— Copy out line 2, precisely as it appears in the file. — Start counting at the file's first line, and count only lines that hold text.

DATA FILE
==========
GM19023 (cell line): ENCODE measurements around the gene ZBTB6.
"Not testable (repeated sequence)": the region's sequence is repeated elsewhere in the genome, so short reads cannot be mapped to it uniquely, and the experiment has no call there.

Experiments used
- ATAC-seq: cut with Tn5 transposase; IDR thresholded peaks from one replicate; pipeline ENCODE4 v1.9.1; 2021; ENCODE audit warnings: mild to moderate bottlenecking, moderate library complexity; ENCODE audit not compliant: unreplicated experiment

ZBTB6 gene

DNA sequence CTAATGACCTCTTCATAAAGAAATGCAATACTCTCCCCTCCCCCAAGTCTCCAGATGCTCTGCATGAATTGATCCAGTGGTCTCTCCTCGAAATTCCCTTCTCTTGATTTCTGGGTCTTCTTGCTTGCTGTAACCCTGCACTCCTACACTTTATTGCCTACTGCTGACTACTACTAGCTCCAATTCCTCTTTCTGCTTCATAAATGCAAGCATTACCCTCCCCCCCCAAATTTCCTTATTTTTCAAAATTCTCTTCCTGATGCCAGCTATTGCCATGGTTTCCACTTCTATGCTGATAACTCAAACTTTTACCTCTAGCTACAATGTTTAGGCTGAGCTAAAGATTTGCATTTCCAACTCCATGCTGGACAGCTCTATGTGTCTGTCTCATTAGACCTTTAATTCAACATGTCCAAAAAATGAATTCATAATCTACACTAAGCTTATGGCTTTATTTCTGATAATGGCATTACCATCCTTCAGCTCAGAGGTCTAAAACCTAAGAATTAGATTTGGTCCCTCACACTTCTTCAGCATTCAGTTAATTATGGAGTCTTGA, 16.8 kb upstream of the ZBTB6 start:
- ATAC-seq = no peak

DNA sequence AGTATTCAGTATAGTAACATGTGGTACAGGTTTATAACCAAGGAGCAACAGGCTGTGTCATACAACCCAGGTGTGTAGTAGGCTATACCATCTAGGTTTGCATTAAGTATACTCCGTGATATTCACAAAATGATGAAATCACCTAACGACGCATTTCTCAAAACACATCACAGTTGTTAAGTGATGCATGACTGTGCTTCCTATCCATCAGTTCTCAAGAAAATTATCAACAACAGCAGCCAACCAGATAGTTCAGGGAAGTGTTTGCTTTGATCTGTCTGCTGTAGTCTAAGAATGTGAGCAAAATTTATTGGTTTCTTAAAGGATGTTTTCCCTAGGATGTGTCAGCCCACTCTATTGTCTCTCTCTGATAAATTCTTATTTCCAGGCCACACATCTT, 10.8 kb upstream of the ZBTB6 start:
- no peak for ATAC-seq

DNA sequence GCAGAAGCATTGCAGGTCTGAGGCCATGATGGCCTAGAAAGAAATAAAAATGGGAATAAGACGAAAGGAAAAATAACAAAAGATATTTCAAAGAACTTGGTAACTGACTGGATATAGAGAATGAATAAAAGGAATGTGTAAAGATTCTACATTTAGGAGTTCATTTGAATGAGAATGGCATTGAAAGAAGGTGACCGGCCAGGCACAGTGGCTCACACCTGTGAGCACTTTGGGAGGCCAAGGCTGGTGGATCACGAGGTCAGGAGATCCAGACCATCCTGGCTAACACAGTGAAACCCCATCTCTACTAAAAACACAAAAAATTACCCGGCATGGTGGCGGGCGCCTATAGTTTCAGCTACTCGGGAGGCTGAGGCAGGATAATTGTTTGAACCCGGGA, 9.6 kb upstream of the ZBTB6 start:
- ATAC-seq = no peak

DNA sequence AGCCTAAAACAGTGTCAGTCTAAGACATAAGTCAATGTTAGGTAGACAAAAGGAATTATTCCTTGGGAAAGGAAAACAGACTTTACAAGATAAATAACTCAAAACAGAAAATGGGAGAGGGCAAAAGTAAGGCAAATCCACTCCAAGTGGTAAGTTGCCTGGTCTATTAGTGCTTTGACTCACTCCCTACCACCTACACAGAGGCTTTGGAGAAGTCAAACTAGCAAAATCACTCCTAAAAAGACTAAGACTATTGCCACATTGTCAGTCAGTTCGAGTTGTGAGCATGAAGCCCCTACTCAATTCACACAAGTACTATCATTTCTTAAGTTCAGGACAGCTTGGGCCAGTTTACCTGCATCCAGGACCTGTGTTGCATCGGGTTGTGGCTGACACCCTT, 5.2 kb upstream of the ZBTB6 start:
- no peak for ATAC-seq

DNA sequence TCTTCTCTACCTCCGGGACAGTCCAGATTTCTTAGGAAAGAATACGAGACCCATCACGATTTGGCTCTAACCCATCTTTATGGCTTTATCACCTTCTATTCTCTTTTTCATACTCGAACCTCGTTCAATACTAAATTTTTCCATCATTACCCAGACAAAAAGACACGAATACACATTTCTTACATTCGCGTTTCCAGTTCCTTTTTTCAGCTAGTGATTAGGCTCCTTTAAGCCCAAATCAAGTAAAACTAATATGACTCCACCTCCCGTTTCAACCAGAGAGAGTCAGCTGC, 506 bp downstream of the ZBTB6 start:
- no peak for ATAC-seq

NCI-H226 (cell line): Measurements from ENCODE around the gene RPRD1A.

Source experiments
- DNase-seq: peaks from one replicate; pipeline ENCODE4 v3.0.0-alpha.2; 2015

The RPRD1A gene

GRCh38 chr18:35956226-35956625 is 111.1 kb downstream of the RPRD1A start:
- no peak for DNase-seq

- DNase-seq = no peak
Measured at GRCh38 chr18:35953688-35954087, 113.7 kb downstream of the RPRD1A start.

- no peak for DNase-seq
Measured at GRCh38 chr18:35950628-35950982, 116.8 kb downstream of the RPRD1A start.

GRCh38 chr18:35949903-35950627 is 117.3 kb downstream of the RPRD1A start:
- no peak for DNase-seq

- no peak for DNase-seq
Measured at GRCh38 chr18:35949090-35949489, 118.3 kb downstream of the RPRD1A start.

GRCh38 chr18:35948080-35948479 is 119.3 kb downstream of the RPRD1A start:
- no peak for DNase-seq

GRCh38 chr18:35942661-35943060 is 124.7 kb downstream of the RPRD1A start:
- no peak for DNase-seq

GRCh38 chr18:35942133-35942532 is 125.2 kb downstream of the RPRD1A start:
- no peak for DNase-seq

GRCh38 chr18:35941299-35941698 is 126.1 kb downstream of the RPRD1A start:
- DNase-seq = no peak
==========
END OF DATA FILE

"Not testable (repeated sequence)": the region's sequence is repeated elsewhere in the genome, so short reads cannot be mapped to it uniquely, and the experiment has no call there.